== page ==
The Correct Way to Watch Oppenheimer (To Actually Understand What's Going On)

The Correct Way to Watch Oppenheimer (To Actually Understand What's Going On)
Image credit: Legion-Media

Why the director chose colour and black and white shots.

Christopher Nolan's Oppenheimer is one of the most eagerly anticipated movies of 2023. And, as you can imagine with a piece of Nolan's work, it promises to be no average film.

In the run up to the movies' launch, the London-director has been keen to make sure viewers understand how best to watch the movie to enjoy its full effects – and how the colour and black and white scenes differ from one another.

First off, Nolan recommends watching it on IMAX if possible.

'We put a lot of effort into shooting the film in a way that we can get it out on these large format screens. He told Associated Press, describing the movie as a 'great way of giving people an experience that they can't possibly get in the home.'

But it's not just the IMAX element of the filmmaking that makes this movie spectacular. Anyone who has followed the news and hype surrounding Oppenheimer will know that it was shot in a combination of colour and black and white scenes.

In itself, this is not groundbreaking. But the way in which each colour palette is used affects the viewing experience, and it makes sense to understand how from the outset. If you don't know what's going on, you might find the whole thing a bit confusing.

Nolan explained that there are 'two timelines…running in the film.'

'One is in colour,' he said, 'and that's Oppenheimer's subjective experience.' These shots make up what he described as 'the bulk of the film.'

The other timeline was shot in black and white and is 'a more objective view of his story from a different character's point of view.'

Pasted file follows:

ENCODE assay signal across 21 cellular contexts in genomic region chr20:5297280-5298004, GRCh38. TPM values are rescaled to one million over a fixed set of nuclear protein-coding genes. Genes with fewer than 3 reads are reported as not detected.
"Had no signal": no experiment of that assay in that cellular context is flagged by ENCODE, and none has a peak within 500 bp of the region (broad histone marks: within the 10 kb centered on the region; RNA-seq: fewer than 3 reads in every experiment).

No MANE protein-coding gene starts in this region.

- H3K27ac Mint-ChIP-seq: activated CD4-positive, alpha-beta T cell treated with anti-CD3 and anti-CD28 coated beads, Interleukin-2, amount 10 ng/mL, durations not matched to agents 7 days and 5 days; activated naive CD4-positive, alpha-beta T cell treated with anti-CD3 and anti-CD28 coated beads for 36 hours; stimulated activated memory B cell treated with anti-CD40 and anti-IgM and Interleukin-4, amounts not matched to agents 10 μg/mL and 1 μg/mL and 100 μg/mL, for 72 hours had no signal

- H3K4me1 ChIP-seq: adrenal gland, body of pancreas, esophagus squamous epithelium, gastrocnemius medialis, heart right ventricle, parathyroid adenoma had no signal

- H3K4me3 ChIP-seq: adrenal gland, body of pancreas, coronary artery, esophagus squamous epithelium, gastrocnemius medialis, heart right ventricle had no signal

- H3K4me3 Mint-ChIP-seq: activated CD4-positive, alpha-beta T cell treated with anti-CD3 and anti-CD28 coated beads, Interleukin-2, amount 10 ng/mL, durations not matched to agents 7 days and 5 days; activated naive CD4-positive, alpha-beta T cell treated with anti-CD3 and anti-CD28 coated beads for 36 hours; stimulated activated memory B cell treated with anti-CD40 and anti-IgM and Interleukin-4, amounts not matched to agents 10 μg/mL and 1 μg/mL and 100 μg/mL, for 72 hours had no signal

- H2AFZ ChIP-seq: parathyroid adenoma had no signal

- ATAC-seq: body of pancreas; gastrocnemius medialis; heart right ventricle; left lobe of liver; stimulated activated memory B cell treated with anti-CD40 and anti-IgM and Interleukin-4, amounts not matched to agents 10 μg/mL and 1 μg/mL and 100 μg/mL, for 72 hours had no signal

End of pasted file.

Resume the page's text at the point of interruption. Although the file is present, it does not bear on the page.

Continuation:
So intent was Nolan on making sure the black and white sections of the film are equal in quality to those shot in colour, that he is the first filmmaker to produce black and white IMAX stock.

Now, that's groundbreaking. But what else did you expect from Christopher Nolan?

Talking about why he likes IMAX so much, Nolan explained: 'The sharpness…clarity and…depth of the image is unparalleled.' Adding 'by shooting on IMAX 70mm film, you're really letting the screen disappear. You're getting a feeling of 3D without the glasses. You've got a huge screen and you're filling the peripheral vision of the audience…immersing them in the world of the film.'

For the best possible viewing experience, Nolan suggests IMAX 70mm screenings. But with fewer than 30 cinemas anywhere in the world offering this, most of us will need to find another way.

But fear not – the director says both non-IMAX 70mm and IMAX digital showings will still be something special. And he's even got advice on where to sit.

For those non-IMAX 70mm showings, he prefers 'middle of the third row,' while for the full IMAX experience, he prefers 'to be behind the centre line right up the middle.'

Source: The Associated Press.